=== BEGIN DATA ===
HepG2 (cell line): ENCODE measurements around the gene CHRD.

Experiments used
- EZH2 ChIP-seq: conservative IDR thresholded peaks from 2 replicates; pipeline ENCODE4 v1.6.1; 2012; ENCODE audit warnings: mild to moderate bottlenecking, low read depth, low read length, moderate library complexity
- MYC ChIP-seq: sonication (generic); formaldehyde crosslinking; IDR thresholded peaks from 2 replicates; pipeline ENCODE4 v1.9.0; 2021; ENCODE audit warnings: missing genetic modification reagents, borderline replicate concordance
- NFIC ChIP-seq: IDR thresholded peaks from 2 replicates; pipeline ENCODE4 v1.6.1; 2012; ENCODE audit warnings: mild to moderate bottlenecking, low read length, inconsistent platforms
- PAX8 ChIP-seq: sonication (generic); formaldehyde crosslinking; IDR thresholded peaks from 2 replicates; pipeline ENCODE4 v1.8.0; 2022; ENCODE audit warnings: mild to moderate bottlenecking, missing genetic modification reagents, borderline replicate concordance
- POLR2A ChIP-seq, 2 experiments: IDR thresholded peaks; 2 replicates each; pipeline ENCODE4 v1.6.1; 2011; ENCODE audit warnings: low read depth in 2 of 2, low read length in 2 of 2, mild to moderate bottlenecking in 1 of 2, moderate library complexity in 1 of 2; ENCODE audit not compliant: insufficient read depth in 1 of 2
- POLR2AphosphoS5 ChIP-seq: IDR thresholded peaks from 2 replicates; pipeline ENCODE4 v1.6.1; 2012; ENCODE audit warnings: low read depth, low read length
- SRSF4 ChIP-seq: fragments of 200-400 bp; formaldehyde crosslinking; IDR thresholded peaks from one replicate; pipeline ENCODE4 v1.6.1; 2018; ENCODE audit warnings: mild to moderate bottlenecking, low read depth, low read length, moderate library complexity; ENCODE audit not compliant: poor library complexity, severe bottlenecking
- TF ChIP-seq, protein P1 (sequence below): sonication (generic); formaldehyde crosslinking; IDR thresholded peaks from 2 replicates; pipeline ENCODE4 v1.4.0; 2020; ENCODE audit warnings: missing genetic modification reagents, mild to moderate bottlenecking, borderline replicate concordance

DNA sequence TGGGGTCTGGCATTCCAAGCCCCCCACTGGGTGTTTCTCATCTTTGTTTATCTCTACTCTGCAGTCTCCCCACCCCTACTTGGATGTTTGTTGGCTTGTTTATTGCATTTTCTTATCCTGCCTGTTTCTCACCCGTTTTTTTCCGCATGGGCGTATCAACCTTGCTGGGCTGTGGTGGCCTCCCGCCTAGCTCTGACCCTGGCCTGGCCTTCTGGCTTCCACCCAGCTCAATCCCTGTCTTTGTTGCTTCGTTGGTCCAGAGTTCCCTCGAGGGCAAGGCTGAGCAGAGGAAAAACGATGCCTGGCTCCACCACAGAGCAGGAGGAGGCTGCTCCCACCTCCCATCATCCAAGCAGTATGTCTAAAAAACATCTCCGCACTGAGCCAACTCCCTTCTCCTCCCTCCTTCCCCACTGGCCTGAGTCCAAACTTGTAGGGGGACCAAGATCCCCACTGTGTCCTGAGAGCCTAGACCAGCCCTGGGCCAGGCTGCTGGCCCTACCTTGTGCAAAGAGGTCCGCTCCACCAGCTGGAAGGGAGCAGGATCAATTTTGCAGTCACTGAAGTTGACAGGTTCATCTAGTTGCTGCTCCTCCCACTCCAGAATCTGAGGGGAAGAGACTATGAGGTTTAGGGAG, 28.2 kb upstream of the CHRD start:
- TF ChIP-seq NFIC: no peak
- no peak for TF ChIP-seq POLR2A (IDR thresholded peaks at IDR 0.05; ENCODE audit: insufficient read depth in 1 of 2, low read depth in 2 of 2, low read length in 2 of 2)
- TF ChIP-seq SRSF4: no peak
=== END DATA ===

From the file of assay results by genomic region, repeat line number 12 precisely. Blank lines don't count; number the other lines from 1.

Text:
- TF ChIP-seq NFIC: no peak